|Article IV. The better to secure and perpetuate mutual friendship and intercourse among the people of the different States in this Union, the free inhabitants of each of these States, paupers, vagabonds and fugitives from justice excepted, shall be entitled to all privileges and immunities of free citizens in the several States; and the people of each State shall have free ingress and regress to and from any other State, and shall enjoy therein all the privileges of trade and commerce, subject to the same duties, impositions and restrictions as the inhabitants thereof respectively, provided that such restrictions shall not extend so far as to prevent the removal of property imported into any State, to any other State of which the owner is an inhabitant; provided also that no imposition, duties or restriction shall be laid by any State, on the property of the United States, or either of them.||6|
|If any Person guilty of, or charged with treason, felony, or other high misdemeanor in any State, shall flee from justice, and be found in any of the United States, he shall upon demand of the Governor or Executive power, of the State from which he fled, be delivered up and removed to the State having jurisdiction of his offence.||7|
|Full faith and credit shall be given in each of these States to the records, acts and judicial proceedings of the courts and magistrates of every other State.||8|
|Article V. For the more convenient management of the general interest of the United States, delegates shall be annually appointed in such manner as the legislature of each State shall direct, to meet in Congress on the first Monday in November, in every year, with a power reserved to each State, to recall its delegates, or any of them, at any time within the year, and to send others in their stead, for the remainder of the year.||9|
|No State shall be represented in Congress by less than two, nor by more than seven members; and no person shall be capable of being a delegate for more than three years in any term of six years; nor shall any person, being a delegate, be capable of holding any office under the United States, for which he, or another for his benefit receives any salary, fees or emolument of any kind.||10|
|Each State shall maintain its own delegates in a meeting of the States, and while they act as members of the committee of the States.||11|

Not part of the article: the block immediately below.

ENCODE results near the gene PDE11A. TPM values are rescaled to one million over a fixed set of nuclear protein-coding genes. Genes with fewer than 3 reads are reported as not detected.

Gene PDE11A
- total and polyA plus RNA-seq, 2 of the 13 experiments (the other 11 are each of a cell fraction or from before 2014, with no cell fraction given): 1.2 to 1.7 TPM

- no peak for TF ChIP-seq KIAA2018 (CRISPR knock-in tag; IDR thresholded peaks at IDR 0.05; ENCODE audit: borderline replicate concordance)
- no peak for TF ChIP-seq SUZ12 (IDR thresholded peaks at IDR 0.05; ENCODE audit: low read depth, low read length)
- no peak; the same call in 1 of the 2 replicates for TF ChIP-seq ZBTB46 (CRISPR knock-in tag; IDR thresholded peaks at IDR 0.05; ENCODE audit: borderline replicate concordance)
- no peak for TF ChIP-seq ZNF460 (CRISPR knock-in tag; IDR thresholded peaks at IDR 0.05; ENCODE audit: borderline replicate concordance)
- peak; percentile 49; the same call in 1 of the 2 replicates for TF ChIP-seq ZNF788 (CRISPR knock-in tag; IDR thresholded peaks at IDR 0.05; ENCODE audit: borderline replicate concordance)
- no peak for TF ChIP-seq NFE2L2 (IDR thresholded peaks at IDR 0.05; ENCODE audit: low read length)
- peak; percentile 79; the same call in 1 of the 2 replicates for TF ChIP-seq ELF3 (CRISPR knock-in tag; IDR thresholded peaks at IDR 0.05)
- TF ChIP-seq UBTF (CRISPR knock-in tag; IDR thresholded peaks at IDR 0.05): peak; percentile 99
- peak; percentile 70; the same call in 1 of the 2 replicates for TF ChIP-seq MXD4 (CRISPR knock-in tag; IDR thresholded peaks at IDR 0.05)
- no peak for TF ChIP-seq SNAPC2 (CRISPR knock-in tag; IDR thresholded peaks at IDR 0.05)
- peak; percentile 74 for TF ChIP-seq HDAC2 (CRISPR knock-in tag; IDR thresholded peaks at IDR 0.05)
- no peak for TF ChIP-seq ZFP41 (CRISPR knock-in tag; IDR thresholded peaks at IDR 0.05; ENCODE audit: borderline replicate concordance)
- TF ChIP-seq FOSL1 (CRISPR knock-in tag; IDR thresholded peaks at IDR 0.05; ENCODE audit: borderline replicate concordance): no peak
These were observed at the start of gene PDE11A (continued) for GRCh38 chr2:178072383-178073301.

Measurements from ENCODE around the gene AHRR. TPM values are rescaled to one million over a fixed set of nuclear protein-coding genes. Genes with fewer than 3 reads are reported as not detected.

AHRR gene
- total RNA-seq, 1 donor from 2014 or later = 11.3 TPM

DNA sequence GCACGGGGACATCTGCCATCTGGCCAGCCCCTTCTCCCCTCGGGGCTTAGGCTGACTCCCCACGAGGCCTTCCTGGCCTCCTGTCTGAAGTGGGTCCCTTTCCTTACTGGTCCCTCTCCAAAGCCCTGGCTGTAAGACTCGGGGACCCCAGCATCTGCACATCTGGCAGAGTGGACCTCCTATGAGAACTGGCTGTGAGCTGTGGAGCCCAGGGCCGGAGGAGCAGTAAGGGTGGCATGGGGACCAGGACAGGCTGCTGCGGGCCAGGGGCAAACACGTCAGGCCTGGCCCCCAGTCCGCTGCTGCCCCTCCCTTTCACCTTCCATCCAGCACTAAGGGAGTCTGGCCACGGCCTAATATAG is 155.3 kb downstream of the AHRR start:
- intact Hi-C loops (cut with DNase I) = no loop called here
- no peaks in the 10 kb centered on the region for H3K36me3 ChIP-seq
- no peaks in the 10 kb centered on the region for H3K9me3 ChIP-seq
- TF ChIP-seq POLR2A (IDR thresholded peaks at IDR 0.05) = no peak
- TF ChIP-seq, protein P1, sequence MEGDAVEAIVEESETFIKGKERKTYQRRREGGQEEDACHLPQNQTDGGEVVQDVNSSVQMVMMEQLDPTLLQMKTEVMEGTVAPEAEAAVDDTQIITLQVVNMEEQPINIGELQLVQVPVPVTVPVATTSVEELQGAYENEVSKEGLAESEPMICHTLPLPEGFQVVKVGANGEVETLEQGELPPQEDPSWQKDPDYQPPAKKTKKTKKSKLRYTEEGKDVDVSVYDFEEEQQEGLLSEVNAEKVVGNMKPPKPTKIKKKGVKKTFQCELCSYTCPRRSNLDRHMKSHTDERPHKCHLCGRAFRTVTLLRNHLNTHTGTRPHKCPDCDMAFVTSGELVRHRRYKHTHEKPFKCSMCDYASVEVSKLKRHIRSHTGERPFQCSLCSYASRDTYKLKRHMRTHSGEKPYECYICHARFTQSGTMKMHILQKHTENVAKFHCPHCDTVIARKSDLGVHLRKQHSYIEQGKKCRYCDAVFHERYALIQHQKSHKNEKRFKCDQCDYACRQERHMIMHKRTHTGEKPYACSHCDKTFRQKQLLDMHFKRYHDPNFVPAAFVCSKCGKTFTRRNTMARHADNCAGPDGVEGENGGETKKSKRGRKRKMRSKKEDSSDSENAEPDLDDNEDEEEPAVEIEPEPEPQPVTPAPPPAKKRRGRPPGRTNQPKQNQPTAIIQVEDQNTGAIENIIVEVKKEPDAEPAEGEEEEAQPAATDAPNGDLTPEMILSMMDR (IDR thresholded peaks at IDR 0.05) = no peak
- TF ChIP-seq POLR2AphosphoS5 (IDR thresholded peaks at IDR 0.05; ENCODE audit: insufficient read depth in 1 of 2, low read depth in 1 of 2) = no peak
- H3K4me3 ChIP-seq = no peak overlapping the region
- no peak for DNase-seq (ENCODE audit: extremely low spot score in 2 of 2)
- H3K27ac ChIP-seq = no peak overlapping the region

|In determining questions in the United States, in Congress assembled, each State shall have one vote.||12|
|Freedom of speech and debate in Congress shall not be impeached or questioned in any court, or place out of Congress, and the members of Congress shall be protected in their persons from arrests and imprisonments, during the time of their going to and from, and attendance on Congress, except for treason, felony, or breach of the peace.||13|
|Article VI. No State without the consent of the United States in Congress assembled, shall send any embassy to, or receive any embassy from, or enter into any conference, agreement, alliance or treaty with any king, prince or state; nor shall any person holding any office of profit or trust under the United States, or any of them, accept of any present, emolument, office or title of any kind whatever from any king, prince or foreign state; nor shall the United States in Congress assembled, or any of them, grant any title of nobility.||14|
|No two or more States shall enter into any treaty, confederation or alliance whatever between them, without the consent of the United States in Congress assembled, specifying accurately the purposes for which the same is to be entered into, and how long it shall continue.||15|
|No State shall lay any imposts or duties, which may interfere with any stipulations in treaties, entered into by the United States in Congress assembled, with any king, prince or state, in pursuance of any treaties already proposed by Congress, to the courts of France and Spain.||16|
|No vessels of war shall be kept up in time of peace by any State, except such number only, as shall be deemed necessary by the United States in Congress assembled, for the defence of such State, or its trade; nor shall any body of forces be kept up by any State, in time of peace, except such number only, as in the judgment of the United States, in Congress assembled, shall be deemed requisite to garrison the forts necessary for the defence of such State; but every State shall always keep up a well regulated and disciplined militia, sufficiently armed and accoutered, and shall provide and constantly have ready for use, in public stores, a due number of field pieces and tents, and a proper quantity of arms, ammunition and camp equipage.||17|